FIREFIGHTERS have condemned a Scots council for fining a motorist who drove in a bus lane to let emergency vehicles get past.
Dr Catherine Berry, a Glasgow University lecturer, was astonished when she received a £30 fine after moving into a bus lane to let two speeding fire engines past.
The 38-year-old mum of three eventually faced a £90 penalty after she became locked in an eight-month battle with Glasgow City Council to overturn its decision.
Glasgow Council yesterday agreed to waive the fine “on this occasion” but warned drivers to use “common sense” when using bus lanes.
Scotland’s Fire Brigades Union (FBU) had hit out at the council’s initial decision to fine Dr Berry, describing it as “crazy”.
Dr Berry was driving home from a play centre with her three children, Rachel, seven, Alasdair, five and Roddy, three, in July when she noticed two fire engines appearing from a fire station on Maryhill Road.
She said: “I moved straight out of the way. It’s just automatic: slow down, move to the left, and let them by.
“The car in front of me moved out of the way as well. It was seconds and then we moved straight back again.”
Dr Berry said a month later she was issued with a £30 fine.
“I wrote to them, and said ‘Oh look, this must be a mistake, there was an emergency vehicle coming and I moved out of the way,’ and they said ‘no you’re still in the wrong, you can appeal if you want’ they took the stance that it was a point in law, you aren’t allowed to do that, you have to stay in your lane,” she explained.
After lodging her appeal in September, Dr Berry was ordered to an appeals hearing in February.
“The case I presented was firstly, it is your natural reaction to shift out of the way when you see an emergency vehicle coming. Secondly, the car in front of me moved, so if I’d stayed there both lanes would have been blocked by the fire engines.
“And thirdly, looking at London and their transport website, it says you can use a bus lane if there is an emergency vehicle coming,” she added.
She said the whole process had been draining.
She said: “I must have spent hours on this thing now. With all the preparation it’s taken, it has just been a complete farce. Everybody at work was laughing saying ‘typical council’ It’s just ridiculous.
“What is more important, not going in an empty bus lane or getting out of the way? It is far more important from my point of view to move out of the way for emergency vehicles rather then to have them held up.”
Dr Berry, reacting to Glasgow Council’s climbdown, said: “I am pleased but I don’t like the grudging tone of it either.
“It was obvious all the way – that’s what annoys me. The stills from the camera show the fire engines behind me. There is video that shows us pulling in and then pulling out again.”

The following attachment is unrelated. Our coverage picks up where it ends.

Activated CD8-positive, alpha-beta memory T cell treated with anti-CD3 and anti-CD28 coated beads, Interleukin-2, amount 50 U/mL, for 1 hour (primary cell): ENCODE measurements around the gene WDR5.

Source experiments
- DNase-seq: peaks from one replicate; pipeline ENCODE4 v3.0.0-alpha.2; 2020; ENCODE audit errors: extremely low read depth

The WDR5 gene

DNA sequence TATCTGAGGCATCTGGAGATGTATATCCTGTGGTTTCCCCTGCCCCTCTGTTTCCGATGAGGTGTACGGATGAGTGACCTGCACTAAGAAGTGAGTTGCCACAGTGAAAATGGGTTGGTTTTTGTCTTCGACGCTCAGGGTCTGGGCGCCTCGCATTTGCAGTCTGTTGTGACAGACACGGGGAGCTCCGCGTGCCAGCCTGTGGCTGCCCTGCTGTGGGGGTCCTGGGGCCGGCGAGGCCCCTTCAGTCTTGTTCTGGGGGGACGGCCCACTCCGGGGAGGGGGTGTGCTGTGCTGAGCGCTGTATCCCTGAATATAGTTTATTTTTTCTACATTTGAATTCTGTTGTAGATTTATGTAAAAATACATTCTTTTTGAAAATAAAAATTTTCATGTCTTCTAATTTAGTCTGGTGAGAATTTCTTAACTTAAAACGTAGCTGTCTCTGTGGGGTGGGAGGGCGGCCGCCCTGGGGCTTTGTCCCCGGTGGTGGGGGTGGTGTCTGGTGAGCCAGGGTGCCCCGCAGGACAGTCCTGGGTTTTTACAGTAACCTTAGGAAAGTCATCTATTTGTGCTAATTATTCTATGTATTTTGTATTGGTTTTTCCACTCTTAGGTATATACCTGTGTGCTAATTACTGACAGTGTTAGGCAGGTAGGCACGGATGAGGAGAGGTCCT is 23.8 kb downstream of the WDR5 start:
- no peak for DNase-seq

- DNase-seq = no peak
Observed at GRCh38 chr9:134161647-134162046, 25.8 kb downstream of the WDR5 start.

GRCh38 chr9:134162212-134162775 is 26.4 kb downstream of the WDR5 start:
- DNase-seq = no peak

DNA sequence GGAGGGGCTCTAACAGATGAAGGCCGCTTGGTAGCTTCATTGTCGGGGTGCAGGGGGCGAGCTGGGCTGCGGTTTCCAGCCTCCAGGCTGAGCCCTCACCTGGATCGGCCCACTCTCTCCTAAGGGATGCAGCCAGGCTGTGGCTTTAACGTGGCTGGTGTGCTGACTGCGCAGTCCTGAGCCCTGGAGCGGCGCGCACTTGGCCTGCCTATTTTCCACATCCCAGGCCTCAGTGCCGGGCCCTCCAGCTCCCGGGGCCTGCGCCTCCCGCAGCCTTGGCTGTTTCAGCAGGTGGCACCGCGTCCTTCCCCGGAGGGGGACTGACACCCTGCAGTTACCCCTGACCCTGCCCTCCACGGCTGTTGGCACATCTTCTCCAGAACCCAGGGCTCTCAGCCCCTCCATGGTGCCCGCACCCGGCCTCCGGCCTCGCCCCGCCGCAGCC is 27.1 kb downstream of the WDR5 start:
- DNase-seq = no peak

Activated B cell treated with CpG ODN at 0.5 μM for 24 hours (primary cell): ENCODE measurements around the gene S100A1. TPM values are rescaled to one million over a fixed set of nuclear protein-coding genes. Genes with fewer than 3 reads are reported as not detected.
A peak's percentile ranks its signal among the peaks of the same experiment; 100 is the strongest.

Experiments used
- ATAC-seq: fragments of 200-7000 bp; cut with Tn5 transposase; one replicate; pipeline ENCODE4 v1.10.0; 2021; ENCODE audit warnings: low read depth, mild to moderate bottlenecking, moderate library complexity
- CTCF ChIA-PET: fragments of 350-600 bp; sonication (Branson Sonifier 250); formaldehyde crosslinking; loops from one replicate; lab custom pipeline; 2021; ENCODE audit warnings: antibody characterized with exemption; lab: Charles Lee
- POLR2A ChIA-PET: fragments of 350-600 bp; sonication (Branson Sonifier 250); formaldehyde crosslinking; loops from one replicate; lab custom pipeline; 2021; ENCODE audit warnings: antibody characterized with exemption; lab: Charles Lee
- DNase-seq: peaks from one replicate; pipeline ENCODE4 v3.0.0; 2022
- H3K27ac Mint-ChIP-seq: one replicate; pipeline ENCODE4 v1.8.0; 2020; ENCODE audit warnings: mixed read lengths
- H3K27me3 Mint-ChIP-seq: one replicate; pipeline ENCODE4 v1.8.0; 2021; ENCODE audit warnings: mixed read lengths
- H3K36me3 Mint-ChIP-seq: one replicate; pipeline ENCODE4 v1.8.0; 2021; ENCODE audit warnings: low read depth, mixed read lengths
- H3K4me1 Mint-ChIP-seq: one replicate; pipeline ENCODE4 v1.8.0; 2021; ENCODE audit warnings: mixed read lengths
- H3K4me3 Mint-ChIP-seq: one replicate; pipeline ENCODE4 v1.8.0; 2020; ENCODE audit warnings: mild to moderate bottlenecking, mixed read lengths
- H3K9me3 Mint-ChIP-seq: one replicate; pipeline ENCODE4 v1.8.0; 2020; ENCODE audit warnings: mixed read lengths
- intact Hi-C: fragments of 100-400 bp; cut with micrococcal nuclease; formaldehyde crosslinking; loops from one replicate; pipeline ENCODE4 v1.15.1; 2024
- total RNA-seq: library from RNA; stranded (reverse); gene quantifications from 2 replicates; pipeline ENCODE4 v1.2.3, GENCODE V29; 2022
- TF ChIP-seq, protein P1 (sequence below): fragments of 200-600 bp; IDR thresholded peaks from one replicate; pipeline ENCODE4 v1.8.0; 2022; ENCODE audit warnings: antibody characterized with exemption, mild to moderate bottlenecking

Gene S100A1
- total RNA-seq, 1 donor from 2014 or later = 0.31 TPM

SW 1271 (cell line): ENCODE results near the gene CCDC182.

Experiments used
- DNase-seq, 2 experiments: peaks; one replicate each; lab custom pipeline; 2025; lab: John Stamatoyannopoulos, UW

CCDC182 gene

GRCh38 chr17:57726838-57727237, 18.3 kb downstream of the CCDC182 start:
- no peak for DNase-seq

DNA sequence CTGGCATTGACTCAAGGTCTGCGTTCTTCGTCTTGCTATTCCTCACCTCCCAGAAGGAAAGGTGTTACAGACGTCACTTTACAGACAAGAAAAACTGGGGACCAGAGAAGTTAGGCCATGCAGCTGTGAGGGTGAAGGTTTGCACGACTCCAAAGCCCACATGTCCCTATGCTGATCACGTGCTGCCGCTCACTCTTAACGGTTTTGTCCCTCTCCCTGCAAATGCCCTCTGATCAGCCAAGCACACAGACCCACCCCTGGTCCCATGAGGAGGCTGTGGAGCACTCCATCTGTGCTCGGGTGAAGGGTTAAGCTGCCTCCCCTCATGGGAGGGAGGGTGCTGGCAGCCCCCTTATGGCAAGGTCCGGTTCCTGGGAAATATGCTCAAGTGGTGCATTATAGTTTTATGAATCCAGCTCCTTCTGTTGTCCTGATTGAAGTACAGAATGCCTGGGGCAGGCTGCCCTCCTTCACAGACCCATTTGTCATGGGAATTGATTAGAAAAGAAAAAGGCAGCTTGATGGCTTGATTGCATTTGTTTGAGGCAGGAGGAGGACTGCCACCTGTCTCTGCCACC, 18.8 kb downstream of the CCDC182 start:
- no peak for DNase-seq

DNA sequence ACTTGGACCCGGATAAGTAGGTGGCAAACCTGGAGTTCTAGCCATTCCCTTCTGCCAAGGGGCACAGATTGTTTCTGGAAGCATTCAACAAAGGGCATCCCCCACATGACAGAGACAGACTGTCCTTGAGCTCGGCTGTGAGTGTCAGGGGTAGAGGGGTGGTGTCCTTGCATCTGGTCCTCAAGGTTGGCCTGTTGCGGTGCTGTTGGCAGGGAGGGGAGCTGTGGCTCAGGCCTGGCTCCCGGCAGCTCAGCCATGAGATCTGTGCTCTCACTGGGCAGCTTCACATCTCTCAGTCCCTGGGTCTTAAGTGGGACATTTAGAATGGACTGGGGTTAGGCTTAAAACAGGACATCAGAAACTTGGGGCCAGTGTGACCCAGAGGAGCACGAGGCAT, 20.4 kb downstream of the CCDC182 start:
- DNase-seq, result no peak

Roddy Robertson, executive council member of Scotland’s FBU said the council’s decision to fine Dr Berry was “crazy”.
He said: “If it was simply moving out of the way for an emergency vehicle and then moving back, then it was rather crazy to fine someone like that.
“We would encourage all road users to move out of the way when it’s safe to do so and clearly moving into a bus lane would be the safe thing to do if there is an emergency vehicle coming.
“I find it quite incredible the council has taken this position.”
Mr Robertson said the Highway Code should exempt drivers from breaking the law to help emergency services.
He added: “If it’s law that you must make way for emergency vehicles, then it puts the onus a wee bit back on to getting out of the way rather than prosecuting people who go into bus lanes.”
Paul Watters, the AA’s head of public affairs, said: These things should ideally be sorted out before the penalty notice is sent.
“They are supposed to look at the pictures and view them in context. Hopefully this appeal should be worn. It is absolutely wrong to penalise someone who moves out of the way for an emergency service vehicle on blue lights.”
A spokesman from the RAC added: “We understand people shouldn’t be driving in bus lanes but if you are getting out of the way of an emergency vehicle then getting a ticket seems unfair. It seems like common sense should prevail here.”
A Glasgow City Council spokesman said: “In general, we will waive a fine if a driver moves into a bus lane to let an emergency vehicle past. However, that is not a licence to drive in a bus lane.
“By pulling into a bus lane, and continuing to drive along it despite emergency vehicles approaching behind them, drivers could potentially create an obstacle.
“We are cancelling the fine on this occasion but remind drivers to use common sense and observe the laws of the road.”
The current bus lane controversy is not the first to hit Scottish councils.
Last year a driver who transports disabled children was hit with 27 fines for driving in bus lanes – despite police telling him he was allowed to.
Thomas Renwick uses his nine-seater minibus to transport severely disabled youngsters to school in Edinburgh.
Despite police advising him that vehicles with more than seven passengers could use the city’s bus lanes, the 53-year-old was been slapped with a £1620 bill by the council.
Edinburgh driver Janice Warnes was also fined for driving in a bus lane – three seconds before restrictions came into place in the city.
In Aberdeen, council chiefs came under fire in 2012 for spending £300,000 of taxpayers money upgrading bus lane cameras across the city to fine motorists £80 a time.